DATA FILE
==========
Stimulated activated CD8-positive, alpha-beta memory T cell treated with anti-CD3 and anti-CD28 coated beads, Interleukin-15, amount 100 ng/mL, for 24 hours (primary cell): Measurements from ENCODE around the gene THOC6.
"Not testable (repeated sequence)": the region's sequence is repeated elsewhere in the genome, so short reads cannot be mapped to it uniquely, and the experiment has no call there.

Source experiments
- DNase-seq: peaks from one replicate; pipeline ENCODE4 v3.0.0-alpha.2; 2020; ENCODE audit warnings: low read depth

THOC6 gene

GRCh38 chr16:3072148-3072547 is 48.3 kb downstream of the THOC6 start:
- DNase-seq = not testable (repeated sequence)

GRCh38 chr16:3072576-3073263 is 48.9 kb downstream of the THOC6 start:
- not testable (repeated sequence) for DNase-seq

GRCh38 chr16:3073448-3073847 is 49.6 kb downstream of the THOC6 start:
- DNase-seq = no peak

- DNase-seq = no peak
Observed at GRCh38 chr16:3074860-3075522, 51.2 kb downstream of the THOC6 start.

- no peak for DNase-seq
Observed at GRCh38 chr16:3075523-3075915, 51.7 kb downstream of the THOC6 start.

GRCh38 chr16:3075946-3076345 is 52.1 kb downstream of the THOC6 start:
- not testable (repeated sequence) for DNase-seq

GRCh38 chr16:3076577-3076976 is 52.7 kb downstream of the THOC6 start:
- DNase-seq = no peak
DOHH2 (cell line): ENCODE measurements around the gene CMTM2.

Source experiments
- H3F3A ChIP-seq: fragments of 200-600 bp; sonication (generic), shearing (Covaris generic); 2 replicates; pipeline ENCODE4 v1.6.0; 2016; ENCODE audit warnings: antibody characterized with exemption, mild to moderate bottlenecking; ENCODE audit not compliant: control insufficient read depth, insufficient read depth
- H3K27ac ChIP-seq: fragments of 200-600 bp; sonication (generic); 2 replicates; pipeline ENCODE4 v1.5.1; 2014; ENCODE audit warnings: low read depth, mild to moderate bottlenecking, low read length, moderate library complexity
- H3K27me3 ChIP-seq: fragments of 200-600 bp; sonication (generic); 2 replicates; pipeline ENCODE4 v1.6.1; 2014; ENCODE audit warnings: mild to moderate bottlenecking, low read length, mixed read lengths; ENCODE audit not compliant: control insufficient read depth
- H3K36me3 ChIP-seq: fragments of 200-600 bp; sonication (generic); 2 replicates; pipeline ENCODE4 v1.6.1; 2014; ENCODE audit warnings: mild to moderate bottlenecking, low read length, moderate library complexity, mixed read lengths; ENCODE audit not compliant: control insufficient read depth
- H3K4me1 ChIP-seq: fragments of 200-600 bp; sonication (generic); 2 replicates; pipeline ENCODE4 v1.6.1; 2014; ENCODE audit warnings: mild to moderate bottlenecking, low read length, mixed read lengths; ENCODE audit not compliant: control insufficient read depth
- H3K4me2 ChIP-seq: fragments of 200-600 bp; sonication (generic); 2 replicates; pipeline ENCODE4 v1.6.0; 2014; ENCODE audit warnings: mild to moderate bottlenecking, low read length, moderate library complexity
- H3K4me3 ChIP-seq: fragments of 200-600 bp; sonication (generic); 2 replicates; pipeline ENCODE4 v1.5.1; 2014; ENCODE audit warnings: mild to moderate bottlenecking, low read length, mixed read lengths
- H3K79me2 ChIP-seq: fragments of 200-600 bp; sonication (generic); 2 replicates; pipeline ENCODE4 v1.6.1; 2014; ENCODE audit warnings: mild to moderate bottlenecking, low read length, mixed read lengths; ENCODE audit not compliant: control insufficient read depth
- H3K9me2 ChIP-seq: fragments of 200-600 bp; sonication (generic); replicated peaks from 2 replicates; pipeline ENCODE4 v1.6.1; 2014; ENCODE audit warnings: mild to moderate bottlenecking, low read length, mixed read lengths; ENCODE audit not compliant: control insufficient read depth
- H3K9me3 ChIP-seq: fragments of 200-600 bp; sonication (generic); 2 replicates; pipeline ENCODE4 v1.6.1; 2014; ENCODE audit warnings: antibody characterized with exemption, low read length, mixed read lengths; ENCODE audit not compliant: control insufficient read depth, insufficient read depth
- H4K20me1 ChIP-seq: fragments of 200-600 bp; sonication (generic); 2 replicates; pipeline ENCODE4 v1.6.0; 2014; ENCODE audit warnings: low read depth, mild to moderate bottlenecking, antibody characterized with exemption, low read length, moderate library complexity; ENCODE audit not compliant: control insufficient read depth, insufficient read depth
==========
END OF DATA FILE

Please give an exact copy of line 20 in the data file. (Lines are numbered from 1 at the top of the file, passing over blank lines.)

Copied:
DOHH2 (cell line): ENCODE measurements around the gene CMTM2.